The Street Triage project across Oxfordshire is now 11 months into its pilot year. Thames Valley Police is working in partnership with Oxford Health NHS Foundation Trust in a one-year Street Triage Pilot, funded by the Department of Health. The aim of the pilot is to improve the overall experience and access to appropriate care for people experiencing mental illness who call the police when they are in a crisis state.
In Oxfordshire, there are currently two mental health professionals working alongside police officers between 6pm and 2am, seven days a week. The mental health professionals are there to attend incidents with police officers so they can offer face-to-face advice, make accurate risk assessments and give the right care to the patient. They have also been working in the police enquiry centres, offering advice to the police call handling staff and are able to talk to the person in crisis over the phone. A 24-hour advice line has also been set up to assist police officers with any mental health-related incident outside of Street Triage hours.
The mental health Street Triage Pilot in Oxfordshire has been effective in finding less restrictive alternatives to the use of Section 136. S136 is a power available to police where a person found in a public place with a mental disorder who is in immediate need of care or control may be detained and removed to a place of safety in their own interests or that of others.
This project aims to avoid using custody as a place of safety and reduce the amount of time police officers spend on mental health incidents.
So far we have seen:
- The Street Triage team have been involved in 794 incidents.
- A 25 per cent drop in the number of Section 136 detentions.
- 110 Section 136 detentions have been averted allowing resources to be redirected.
- A 68 per cent drop in the number of people placed in custody as a place of safety.
All of this means that mental health patients are receiving an efficient response which is more appropriate for their needs.
Ch Insp Yvette Hitch said: “The Street Triage Pilot has revolutionised the way police in Oxford City deal with people with mental health issues.
“The process allows for people who are clearly unwell to be dealt with through appropriate care pathways rather than been taken into police custody which adds to their worries and issues.
“In addition it has allowed for a greater knowledge and understanding of what our colleagues within the NHS do and improved our working relationship which benefits everyone including, most importantly, service users.”
Consultant psychiatrist and clinical director Dr Rob Bale said: “Our mental health nurses are trained to assess situations when people are in distress or in crisis to ensure they get the right care as soon as possible. Working alongside our police colleagues, we are now ensuring many more people get the urgent support they need at the earliest opportunity. This project has resulted in major benefits for the police and healthcare, but most importantly people using mental health services.”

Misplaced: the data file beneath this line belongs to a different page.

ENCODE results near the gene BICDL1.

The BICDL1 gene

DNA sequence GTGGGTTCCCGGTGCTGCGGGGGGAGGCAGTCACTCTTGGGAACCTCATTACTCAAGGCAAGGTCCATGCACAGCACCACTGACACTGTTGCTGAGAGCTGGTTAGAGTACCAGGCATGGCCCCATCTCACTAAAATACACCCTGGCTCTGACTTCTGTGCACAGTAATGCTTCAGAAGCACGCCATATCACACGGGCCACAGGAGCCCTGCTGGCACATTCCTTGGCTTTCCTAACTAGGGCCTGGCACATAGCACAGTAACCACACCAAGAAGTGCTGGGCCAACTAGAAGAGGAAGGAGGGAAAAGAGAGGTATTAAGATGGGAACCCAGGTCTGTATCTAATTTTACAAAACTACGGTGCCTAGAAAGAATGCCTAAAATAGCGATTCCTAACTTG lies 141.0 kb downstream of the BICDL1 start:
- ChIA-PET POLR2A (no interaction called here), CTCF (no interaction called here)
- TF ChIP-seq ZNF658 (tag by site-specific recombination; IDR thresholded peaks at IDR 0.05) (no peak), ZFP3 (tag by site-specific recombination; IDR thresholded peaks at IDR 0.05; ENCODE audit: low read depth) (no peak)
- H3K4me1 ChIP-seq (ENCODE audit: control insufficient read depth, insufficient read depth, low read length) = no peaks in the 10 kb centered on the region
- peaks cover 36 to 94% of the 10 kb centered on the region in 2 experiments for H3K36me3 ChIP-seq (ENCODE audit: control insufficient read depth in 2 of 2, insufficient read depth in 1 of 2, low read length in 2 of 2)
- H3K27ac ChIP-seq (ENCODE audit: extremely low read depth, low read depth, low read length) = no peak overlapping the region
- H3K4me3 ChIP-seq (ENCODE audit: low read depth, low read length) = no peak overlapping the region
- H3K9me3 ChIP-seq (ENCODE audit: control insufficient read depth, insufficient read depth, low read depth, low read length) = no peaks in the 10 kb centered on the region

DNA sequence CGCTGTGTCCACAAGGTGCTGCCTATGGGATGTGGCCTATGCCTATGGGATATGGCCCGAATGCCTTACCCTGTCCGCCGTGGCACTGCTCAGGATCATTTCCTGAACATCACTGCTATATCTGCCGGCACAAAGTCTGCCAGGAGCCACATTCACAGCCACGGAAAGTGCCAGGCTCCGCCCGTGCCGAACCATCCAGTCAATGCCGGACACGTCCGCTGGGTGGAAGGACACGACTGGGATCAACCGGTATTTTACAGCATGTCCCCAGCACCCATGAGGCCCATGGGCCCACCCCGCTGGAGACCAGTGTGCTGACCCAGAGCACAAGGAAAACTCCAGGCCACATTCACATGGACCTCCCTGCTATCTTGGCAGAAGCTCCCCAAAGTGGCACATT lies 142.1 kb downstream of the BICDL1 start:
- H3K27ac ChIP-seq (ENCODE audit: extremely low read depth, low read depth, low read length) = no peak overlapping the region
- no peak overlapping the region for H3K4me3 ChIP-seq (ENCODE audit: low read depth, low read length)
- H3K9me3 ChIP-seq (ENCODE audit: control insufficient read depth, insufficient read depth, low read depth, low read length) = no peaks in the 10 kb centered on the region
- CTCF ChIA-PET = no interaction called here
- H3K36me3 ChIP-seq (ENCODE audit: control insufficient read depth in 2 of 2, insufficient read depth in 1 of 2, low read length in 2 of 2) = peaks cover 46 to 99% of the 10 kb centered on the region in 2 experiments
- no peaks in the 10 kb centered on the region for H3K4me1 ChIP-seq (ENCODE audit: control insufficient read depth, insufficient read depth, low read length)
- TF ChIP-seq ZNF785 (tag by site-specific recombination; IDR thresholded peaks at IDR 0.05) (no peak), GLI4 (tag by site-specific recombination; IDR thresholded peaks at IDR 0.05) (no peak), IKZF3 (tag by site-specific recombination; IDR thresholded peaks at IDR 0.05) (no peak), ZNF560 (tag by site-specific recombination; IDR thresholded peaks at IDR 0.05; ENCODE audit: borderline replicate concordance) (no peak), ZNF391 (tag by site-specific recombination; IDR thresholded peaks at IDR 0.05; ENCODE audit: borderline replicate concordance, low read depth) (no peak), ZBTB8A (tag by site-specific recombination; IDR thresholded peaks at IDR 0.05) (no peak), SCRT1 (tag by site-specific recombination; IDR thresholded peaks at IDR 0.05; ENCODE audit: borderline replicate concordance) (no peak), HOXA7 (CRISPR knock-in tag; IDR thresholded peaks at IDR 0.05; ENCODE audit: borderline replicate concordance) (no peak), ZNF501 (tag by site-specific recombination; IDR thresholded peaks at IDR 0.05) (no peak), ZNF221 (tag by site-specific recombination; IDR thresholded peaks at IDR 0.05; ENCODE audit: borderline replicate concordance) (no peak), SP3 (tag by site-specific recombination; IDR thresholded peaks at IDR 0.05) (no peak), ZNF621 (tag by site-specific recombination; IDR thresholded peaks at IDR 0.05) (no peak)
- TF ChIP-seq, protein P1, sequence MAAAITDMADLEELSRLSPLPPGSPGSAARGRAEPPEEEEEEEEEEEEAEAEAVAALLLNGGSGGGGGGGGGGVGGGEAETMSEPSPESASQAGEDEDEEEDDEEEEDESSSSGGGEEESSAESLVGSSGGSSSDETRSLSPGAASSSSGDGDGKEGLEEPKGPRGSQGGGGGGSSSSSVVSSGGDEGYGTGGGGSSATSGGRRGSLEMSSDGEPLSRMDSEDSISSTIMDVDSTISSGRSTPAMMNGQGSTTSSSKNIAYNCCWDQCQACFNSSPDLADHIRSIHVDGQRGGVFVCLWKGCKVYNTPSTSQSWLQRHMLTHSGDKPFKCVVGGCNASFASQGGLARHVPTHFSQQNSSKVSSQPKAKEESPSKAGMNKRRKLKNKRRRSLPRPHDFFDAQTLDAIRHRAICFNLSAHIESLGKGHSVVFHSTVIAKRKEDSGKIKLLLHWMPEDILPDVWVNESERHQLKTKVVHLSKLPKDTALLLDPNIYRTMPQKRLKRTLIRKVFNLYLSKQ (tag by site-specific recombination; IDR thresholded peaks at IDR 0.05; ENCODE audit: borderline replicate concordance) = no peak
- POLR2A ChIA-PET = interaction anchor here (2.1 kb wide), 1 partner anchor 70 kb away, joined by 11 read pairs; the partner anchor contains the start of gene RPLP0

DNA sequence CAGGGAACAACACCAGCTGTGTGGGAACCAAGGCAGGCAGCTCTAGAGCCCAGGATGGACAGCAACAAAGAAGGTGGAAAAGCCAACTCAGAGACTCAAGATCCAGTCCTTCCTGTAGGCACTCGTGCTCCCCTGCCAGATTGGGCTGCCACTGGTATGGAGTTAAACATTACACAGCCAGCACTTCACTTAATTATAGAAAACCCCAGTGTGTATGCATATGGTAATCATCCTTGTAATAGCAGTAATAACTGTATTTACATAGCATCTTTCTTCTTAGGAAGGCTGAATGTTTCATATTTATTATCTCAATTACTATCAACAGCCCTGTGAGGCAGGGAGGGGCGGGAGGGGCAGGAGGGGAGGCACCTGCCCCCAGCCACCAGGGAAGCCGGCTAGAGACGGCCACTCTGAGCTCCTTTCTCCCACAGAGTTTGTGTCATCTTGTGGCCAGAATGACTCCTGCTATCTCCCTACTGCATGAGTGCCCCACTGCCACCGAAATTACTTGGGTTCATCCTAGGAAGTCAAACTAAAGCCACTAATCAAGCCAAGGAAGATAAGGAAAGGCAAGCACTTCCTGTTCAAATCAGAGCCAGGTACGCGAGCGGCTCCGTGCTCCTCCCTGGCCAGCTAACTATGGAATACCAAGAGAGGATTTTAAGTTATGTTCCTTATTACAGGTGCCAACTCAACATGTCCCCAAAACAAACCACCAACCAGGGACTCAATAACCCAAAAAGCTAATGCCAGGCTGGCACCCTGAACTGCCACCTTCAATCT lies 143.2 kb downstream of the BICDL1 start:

Assistant Chief Constable Alan Baldwin said: “I am delighted that our Street Triage pilot in Oxfordshire is delivering such good care to those in need. The Street Triage team has made a significant impact by putting the needs of the person at the heart of the service, proving that by working in partnership we can find more appropriate pathways for those in crisis.
“There is a developing understanding that those experiencing a mental health crisis do not belong in the custody of police officers and should not be held in police cells. The evidence is clear; there have been 25per cent fewer deprivations of liberty under section 136 and a reduction of 68per cent in the use of police custody since January this year. In addition service user feedback has been overwhelmingly positive.
“There is still some way to go to resolve issues at a local and national level. Recognising this, and in line with our commitment to the Mental Health Crisis Care Concordat, I am committed to developing our Street Triage partnership in Oxfordshire and keen to extend it to other areas within the Thames Valley.”
Care minister Norman Lamb said: “The street triage schemes find ways for mental health services and the police to work together to provide better care for people in mental distress. It is fantastic to see the success of the Oxfordshire pilot.
“But there is still work to do, which is why we’re introducing the first waiting time standards for mental health services and I’ve asked every local area to sign a declaration to improve crisis care by the end of this year.”